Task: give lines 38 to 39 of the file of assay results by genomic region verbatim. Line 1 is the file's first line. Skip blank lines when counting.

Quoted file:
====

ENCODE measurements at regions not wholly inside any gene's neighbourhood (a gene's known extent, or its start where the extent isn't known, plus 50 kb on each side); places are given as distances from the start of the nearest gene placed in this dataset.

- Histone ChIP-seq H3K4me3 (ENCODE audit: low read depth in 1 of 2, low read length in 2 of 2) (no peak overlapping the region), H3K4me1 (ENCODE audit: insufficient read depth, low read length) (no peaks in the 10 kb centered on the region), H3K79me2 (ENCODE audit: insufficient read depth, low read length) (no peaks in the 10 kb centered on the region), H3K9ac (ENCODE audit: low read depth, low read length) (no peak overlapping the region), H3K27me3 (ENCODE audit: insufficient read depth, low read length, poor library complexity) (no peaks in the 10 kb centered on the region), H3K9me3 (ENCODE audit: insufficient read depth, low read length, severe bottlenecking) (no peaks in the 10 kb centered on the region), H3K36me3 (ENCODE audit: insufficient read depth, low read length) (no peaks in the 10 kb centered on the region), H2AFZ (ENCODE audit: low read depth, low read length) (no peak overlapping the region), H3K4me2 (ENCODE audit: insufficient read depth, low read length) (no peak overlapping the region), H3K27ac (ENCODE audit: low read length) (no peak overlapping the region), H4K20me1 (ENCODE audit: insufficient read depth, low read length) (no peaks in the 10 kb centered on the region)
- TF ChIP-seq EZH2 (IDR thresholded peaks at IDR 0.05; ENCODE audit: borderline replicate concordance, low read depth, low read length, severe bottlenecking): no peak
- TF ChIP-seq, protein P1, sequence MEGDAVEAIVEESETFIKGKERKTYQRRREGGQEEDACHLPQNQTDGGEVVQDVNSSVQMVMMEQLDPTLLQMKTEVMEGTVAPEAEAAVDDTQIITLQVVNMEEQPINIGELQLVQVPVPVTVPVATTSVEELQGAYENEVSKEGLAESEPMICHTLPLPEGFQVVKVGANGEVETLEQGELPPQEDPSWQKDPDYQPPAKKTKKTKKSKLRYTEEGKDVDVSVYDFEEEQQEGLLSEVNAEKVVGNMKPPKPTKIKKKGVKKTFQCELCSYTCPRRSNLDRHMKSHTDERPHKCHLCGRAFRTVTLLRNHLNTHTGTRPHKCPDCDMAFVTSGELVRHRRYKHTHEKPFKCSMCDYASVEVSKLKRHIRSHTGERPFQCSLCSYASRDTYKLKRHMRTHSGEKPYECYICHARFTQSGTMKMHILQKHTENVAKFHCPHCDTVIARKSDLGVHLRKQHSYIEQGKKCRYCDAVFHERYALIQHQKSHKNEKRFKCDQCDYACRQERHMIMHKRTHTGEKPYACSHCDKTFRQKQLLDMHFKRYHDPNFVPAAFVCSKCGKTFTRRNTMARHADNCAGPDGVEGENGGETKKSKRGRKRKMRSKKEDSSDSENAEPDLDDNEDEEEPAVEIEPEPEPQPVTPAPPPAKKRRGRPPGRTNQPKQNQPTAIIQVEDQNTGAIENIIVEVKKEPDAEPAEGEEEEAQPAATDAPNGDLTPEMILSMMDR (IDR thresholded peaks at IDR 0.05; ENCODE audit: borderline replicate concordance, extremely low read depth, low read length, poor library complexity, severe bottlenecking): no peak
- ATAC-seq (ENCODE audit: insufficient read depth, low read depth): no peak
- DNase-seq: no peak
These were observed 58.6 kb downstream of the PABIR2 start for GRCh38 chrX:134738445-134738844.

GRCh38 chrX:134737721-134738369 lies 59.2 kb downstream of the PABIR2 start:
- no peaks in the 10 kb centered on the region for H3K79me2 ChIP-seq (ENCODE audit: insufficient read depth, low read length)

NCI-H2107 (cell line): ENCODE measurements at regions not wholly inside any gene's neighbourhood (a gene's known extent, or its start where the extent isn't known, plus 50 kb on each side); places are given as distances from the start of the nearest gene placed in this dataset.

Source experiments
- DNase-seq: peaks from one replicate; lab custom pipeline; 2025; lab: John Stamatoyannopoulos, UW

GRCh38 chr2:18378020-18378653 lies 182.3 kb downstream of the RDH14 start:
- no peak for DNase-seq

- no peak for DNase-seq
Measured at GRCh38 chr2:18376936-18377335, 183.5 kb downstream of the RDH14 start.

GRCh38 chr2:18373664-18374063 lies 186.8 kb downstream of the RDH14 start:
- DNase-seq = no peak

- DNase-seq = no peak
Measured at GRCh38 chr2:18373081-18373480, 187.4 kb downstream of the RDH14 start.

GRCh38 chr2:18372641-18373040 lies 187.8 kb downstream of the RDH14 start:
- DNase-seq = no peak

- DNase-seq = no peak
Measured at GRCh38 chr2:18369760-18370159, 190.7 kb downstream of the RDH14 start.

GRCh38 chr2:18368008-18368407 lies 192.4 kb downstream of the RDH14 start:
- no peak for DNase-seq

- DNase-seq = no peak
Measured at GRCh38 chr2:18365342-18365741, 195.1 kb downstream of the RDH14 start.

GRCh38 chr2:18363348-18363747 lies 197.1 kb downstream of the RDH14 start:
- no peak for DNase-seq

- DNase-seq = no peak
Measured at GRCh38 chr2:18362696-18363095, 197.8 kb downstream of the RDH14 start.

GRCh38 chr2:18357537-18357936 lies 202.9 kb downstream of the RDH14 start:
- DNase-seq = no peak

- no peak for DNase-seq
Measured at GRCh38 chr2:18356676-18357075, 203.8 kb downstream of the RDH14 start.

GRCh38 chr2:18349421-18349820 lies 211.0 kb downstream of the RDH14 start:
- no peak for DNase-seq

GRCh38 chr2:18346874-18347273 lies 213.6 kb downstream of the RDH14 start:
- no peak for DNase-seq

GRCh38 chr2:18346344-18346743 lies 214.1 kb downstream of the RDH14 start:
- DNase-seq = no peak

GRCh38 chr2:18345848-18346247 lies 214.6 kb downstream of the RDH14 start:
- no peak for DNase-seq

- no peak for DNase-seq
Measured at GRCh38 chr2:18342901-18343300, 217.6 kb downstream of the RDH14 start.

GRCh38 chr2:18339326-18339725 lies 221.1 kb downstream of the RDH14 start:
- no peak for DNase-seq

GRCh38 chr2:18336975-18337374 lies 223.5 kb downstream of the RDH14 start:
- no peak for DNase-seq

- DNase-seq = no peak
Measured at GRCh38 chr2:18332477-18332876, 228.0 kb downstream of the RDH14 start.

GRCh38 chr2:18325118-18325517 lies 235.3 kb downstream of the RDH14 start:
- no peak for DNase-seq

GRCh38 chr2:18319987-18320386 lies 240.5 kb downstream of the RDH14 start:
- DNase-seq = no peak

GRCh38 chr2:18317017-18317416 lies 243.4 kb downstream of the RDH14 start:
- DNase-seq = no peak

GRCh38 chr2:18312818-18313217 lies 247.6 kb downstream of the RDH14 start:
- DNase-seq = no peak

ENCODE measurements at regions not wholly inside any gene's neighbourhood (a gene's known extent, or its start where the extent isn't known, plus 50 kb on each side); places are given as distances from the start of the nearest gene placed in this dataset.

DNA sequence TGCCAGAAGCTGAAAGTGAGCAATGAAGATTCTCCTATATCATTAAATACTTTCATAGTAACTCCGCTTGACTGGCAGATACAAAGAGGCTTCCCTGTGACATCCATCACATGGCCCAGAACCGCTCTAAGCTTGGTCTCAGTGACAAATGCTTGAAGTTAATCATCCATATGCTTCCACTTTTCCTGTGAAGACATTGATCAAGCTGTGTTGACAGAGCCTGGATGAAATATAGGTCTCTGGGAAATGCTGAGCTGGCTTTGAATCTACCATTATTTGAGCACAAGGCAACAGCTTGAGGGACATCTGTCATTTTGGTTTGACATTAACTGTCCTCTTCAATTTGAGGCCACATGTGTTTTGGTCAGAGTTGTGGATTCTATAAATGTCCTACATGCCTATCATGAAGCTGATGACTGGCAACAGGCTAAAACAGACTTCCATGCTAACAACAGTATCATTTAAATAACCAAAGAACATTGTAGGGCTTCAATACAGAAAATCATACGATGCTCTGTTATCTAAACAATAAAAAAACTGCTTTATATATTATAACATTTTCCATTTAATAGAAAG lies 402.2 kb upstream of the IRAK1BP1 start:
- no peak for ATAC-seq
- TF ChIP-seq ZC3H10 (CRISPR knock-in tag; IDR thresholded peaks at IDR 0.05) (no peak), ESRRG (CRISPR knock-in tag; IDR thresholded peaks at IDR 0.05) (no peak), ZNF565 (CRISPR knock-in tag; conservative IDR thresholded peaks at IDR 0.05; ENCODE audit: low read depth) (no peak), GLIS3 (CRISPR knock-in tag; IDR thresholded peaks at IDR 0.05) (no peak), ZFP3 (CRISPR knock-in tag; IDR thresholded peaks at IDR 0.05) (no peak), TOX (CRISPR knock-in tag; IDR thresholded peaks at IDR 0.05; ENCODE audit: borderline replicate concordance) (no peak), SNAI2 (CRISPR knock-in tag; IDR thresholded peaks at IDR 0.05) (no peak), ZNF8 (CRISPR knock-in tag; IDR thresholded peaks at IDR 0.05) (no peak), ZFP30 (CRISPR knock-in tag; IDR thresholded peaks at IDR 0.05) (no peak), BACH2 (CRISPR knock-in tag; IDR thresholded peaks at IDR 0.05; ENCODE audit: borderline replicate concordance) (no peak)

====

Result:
- no peak for DNase-seq

GRCh38 chr2:18346874-18347273 lies 213.6 kb downstream of the RDH14 start: